The learning curve never reaches the ceiling. Never think you have “made it”, and that there is nothing new to learn. It has correctly been said that knowledge is power, and this applies as much to selling properties as to any other career. The more you learn, the more effective and polished you become. All the fanciest of marketing skills and sales gimmicks cannot substitute for the tested and proven values of knowledge and experience.

A knowledgeable estate agent is likely to be far more successful overall than an ignorant one. We live in an age where the general public is well informed and aware of the basics of most professions. The influences of TV, other media agencies, and social media have educated the average person in the basics of most fields and if you are untrained in the legal factors affecting property sales the potential Seller or Buyer will soon pick this up. Once he loses confidence in you as his agent, you will lose a prospective sale.

There is no substitute for sound knowledge.

People instinctively trust others who are self-confident. The ability to speak with authority is gained purely from self-confidence that grows out of an increasing wealth of knowledge, skills, and experience. When Gary Player won one golf tournament after another some other golfers and a few journalists complained that his success was often achieved by good fortune as much as by good plan. He replied, “It’s funny, but the harder I train, the luckier I get”. Many successful agents appear to be fortunate in selling consistently but when you watch them closely and observe how they effectively handle legal problems related to property sales you can soon see a self-assurance that attracts sellers and buyer and give them great confidence in the ability of the agent to deal with every aspect of a sale.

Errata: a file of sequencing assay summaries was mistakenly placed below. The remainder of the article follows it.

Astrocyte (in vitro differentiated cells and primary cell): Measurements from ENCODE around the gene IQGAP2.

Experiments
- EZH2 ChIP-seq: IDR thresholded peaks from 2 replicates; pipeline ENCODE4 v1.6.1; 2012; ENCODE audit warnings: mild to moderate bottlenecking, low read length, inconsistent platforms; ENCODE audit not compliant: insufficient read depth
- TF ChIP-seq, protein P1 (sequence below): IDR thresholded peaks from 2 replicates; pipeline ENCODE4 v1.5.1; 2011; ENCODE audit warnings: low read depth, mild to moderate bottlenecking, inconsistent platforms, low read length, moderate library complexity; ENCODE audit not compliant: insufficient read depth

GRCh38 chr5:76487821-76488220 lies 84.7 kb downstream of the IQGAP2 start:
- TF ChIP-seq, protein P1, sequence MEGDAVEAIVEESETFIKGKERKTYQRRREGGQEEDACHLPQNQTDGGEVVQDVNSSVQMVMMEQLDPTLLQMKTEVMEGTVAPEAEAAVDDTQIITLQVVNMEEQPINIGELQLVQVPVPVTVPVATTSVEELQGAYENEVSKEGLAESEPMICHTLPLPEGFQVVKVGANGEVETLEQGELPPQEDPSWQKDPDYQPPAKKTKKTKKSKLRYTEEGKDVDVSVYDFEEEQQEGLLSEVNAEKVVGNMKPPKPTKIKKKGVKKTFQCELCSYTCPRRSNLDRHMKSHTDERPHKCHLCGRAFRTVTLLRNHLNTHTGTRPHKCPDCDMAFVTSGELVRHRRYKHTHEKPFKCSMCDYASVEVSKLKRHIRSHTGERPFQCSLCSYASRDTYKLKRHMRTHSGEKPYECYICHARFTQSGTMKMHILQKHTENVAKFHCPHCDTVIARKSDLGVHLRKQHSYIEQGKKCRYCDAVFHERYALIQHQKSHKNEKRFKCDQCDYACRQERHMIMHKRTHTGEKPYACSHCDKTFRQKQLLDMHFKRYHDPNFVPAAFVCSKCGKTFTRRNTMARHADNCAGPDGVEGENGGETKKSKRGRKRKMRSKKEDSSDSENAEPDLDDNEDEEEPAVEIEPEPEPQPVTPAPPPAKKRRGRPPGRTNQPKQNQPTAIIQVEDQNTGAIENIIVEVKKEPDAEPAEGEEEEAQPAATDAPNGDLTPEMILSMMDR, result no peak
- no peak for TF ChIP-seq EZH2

It is also a true statement that a little knowledge of the law is dangerous and, to become a truly good agent, you should be willing to learn more and more about the legal and other factors that affect and often disrupt property sales. It is also true that well-informed people enjoy their work far more than those who just drift along with content with only a superficial knowledge of their occupations. The adrenalin often begins to pump when a keen sense of self-satisfaction flows from being highly respected for one’s knowledge and expertise! Success breeds success but it rarely breeds itself from chance ignorance or pure good fortune (or, for that matter, bold ambition alone).

One of the great dangers in learning more about your chosen profession is the temptation to move away from what may now appear to be simplistic basics to more sophisticated and innovative methods of practice. It is a Biblical truth that no house will stand unless it is built on a sound foundation and, in the field of selling, success can only be achieved and maintained by never losing sight of the basics.

Whether you are new to Golden Homes or an old-timer I pray that your time with us will be fruitful and rewarding.

Warm regards